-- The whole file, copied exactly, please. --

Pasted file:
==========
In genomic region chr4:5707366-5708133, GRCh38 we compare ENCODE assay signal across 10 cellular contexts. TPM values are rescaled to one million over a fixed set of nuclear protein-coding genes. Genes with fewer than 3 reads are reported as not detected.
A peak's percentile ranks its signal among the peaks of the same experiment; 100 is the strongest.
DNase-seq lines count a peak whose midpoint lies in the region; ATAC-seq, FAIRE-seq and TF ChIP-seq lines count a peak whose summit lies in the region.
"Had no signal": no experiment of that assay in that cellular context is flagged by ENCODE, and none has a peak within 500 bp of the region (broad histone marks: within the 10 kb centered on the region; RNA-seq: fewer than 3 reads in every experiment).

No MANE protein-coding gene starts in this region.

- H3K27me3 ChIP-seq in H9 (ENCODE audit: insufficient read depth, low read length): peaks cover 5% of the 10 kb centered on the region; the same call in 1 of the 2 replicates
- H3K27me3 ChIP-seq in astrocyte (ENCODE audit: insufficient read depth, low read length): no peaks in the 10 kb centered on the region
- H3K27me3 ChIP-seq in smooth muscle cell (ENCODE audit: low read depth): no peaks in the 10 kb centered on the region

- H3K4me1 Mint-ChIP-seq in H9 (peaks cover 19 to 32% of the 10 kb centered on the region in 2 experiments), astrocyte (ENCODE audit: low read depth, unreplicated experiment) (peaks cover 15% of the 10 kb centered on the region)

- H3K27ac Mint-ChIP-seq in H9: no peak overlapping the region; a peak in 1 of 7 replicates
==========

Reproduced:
In genomic region chr4:5707366-5708133, GRCh38 we compare ENCODE assay signal across 10 cellular contexts. TPM values are rescaled to one million over a fixed set of nuclear protein-coding genes. Genes with fewer than 3 reads are reported as not detected.
A peak's percentile ranks its signal among the peaks of the same experiment; 100 is the strongest.
DNase-seq lines count a peak whose midpoint lies in the region; ATAC-seq, FAIRE-seq and TF ChIP-seq lines count a peak whose summit lies in the region.
"Had no signal": no experiment of that assay in that cellular context is flagged by ENCODE, and none has a peak within 500 bp of the region (broad histone marks: within the 10 kb centered on the region; RNA-seq: fewer than 3 reads in every experiment).

No MANE protein-coding gene starts in this region.

- H3K27me3 ChIP-seq in H9 (ENCODE audit: insufficient read depth, low read length): peaks cover 5% of the 10 kb centered on the region; the same call in 1 of the 2 replicates
- H3K27me3 ChIP-seq in astrocyte (ENCODE audit: insufficient read depth, low read length): no peaks in the 10 kb centered on the region
- H3K27me3 ChIP-seq in smooth muscle cell (ENCODE audit: low read depth): no peaks in the 10 kb centered on the region

- H3K4me1 Mint-ChIP-seq in H9 (peaks cover 19 to 32% of the 10 kb centered on the region in 2 experiments), astrocyte (ENCODE audit: low read depth, unreplicated experiment) (peaks cover 15% of the 10 kb centered on the region)

- H3K27ac Mint-ChIP-seq in H9: no peak overlapping the region; a peak in 1 of 7 replicates